Dylan Stine, Bob's grandson, was born in 2014. So Bob decided to do his first picture book. It's titled Little Shop of Monsters. Marc Brown of Arthur fame did the illustrations. Bob and Marc have more picture books in the works.
The Goosebumps Movie, starring Jack Black as R.L. Stine was released by Sony/Columbia Pictures. Featuring forty monsters from the Goosebumps books and Slappy, the evil dummy, it quickly became the #1 film in America. A second Goosebumps movie is in the works.
Bob continues to turn out Goosebumps books, taking the series into its 25th year. The new books are called Goosebumps SlappyWorld. In addition, he's working on several new projects, including a series of comic books for Marvel.
Some Interviews to Read
Do you need more info about R.L. Stine for a school report? Or would you just like to read more about R.L. Stine? Here is a list of interviews he gave to different publications. Enjoy!
The Guardian (UK) “Goosebumps Author R.L. Stine: The Only Lesson in My Books is to Run” | July 2021
GQ “R.L. Stine on Bringing Fear Street to Netflix, and Scaring Kids for 30 Years” | June 2021
Opera News “Liner Notes: R.L. Stine” | October 2020
AV Club “With Fear Street, R.L. Stine Emerged as YA’s Preeminent Teen Slasher | July 2019
Paste “R.L. Stine on Childhood Monsters and the Legacy of Goosebumps” | January 2019
Entertainment Weekly “Pop Culture of My Life: R.L. Stine Reveals the Stephen King Plot He’s ‘Stolen’ Five Times” | August 2017
PEOPLE “Why Goosebumps Author R.L. Stine Doesn’t Dress Up for Halloween” | October 2015
TIME “After 400 Million Books Sold, R.L. Stine Finally Has a Movie” | October 2015
NPR: Weekend All Things Considered “The Deep, Dark Secret Of R.L. Stine: 'I Never Planned To Be Scary’” | October 2015
CNN Reliable “Stine Talks Stelter’s 90s Goosebumps Fan Website and Goosebumps Movie” | October 2015
CNN.com “Brian Stelter: I Was a 12-Year-Old ‘Goosebumps’ Blogger. Now R.L. Stine and I Are Friends” | October 2015
The Verge “I Never Wanted to Be Scary: An Interview with R.L. Stine | October 2015
Wall Street Journal “A New Movie Likely to Give You Goosebumps” | September 2015
Newsweek “Goosebumps Creator R.L. Stine on 20th Anniversary Series” | July 2012
Atlantic “R.L. Stine Has Been Giving Us Goosebumps for 20 Years”| July 2012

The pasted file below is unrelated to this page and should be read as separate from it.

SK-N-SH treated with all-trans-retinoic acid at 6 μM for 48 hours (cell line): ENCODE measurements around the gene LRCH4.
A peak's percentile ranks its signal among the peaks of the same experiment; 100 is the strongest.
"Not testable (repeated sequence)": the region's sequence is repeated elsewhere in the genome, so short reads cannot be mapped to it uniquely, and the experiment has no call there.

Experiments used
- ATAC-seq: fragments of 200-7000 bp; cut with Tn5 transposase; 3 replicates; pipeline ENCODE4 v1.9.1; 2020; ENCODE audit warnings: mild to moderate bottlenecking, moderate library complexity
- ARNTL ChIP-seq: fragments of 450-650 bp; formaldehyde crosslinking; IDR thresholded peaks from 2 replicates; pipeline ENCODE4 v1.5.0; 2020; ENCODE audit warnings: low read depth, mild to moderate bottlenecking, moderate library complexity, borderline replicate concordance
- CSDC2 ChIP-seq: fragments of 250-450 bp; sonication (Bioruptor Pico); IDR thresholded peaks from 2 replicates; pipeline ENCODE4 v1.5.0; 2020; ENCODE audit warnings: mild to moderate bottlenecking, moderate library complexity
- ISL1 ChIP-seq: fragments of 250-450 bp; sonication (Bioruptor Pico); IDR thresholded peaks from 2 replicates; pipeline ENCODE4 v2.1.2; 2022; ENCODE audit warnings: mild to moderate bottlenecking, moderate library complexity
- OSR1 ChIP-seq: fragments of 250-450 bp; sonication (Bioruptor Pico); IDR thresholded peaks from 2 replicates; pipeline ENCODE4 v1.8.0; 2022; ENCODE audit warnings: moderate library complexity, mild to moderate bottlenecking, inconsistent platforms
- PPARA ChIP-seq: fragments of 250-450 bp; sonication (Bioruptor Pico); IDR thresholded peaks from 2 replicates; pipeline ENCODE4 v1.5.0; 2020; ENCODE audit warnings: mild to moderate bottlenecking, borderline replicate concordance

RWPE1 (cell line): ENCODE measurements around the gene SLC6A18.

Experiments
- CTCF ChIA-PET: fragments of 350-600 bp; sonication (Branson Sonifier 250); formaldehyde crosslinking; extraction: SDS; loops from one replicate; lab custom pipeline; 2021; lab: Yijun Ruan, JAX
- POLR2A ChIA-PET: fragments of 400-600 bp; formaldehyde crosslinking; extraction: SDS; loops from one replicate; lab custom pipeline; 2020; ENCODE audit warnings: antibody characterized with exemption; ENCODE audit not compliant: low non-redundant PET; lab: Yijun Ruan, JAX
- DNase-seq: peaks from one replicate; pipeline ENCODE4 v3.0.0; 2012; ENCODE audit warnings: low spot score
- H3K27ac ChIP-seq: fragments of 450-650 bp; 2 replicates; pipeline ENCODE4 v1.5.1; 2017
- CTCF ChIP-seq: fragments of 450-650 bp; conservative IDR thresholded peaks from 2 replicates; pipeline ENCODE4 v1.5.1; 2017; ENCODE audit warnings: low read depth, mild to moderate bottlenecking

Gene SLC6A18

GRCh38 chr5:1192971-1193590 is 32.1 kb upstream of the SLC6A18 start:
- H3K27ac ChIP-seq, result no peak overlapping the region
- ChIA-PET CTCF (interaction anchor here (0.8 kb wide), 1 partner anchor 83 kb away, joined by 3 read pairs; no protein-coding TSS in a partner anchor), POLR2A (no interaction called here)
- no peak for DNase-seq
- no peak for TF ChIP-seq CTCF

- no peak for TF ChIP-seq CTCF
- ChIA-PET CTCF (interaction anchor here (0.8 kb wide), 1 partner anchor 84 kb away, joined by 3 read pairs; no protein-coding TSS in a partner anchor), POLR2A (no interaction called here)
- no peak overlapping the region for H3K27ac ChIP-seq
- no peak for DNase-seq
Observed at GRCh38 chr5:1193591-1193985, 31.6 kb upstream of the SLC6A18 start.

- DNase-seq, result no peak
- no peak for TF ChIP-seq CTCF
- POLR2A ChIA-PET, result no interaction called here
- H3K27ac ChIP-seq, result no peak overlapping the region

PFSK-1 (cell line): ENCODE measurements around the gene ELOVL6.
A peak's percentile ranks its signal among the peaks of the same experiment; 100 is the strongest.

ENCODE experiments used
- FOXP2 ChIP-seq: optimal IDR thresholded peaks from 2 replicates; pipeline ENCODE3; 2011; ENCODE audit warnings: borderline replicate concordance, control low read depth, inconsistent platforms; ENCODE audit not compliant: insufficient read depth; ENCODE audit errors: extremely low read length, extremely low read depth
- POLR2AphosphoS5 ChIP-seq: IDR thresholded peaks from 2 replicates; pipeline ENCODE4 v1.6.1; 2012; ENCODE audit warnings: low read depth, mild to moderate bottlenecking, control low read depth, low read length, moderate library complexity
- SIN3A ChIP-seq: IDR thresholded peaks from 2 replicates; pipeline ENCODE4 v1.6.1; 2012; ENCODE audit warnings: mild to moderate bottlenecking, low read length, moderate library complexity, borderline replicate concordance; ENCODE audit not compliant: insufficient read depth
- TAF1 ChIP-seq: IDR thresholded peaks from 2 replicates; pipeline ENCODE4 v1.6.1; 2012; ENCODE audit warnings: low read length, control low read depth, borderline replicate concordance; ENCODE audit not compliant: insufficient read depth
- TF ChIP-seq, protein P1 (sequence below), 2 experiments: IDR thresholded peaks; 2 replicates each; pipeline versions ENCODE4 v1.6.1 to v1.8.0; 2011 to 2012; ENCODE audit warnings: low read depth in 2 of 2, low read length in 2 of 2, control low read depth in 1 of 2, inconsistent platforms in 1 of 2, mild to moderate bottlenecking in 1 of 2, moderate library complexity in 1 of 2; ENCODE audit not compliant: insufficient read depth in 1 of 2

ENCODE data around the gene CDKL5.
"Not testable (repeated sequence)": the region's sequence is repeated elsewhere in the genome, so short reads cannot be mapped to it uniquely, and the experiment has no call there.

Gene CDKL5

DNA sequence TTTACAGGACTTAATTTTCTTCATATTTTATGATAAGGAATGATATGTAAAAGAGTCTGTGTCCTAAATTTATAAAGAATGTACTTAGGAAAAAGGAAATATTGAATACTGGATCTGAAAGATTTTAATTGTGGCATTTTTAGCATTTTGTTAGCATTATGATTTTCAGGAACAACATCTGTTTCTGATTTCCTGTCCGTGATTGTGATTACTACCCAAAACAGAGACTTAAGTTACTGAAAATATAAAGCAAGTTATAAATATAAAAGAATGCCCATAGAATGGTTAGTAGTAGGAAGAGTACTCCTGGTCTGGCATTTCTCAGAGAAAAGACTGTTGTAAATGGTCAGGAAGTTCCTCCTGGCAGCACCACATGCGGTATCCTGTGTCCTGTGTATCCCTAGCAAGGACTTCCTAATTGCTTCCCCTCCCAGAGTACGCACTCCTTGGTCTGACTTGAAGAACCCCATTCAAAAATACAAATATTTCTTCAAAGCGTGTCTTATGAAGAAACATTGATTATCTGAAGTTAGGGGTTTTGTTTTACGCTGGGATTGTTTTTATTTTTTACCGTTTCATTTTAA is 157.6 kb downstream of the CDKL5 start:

Questions and answers for your school report.
- Why did you decide to write scary books? Was there a certain movie or show that inspired you?
I always liked scary movies and books. When I was about eight or nine, I started reading scary horror comic books. They were called VAULT OF HORROR and TALES FROM THE CRYPT. My brother and I went to every scary movie. We didn't get scared-- we always LAUGHED!
- Have you ever seen a ghost? Do you believe in ghosts?
I've never seen a ghost — but I keep LOOKING!
- Where do you get your story ideas? Stuff that happens to you in real life? Your dreams/nightmares? From daydreaming?
Ideas come from everywhere. But most of my ideas start with a title. I try to dream up a really good book title first. Once I have a title, it leads me to a story. By the way, I've never gotten a story idea from a dream. I have the most boring dreams!
- How many books have you written in total?
It sounds crazy, but I've written over 330 books so far. (Maybe I AM crazy!) Right now, I' working on new Goosebumps titles, new Fear Street titles, I'm writing comic books for Marvel, and I'm writing picture books for little kids with my friend Marc Brown (of Arthur fame).
- Do you ever get writer's block and if so, what do you do to get rid of it?
I never get writer's block. Mainly because I do so much work before I start to write. I do complete chapter-by-chapter outlines of every book. And I make a list of all the characters-- what they look like and their personalities. And I always figure out the ending BEFORE I start the book. That's a big head-start and keeps me from having writers block.
- If you could be any character from any of your books, who would you be and why?
Slappy, the evil dummy from Goosebumps. He gets away with MURDER!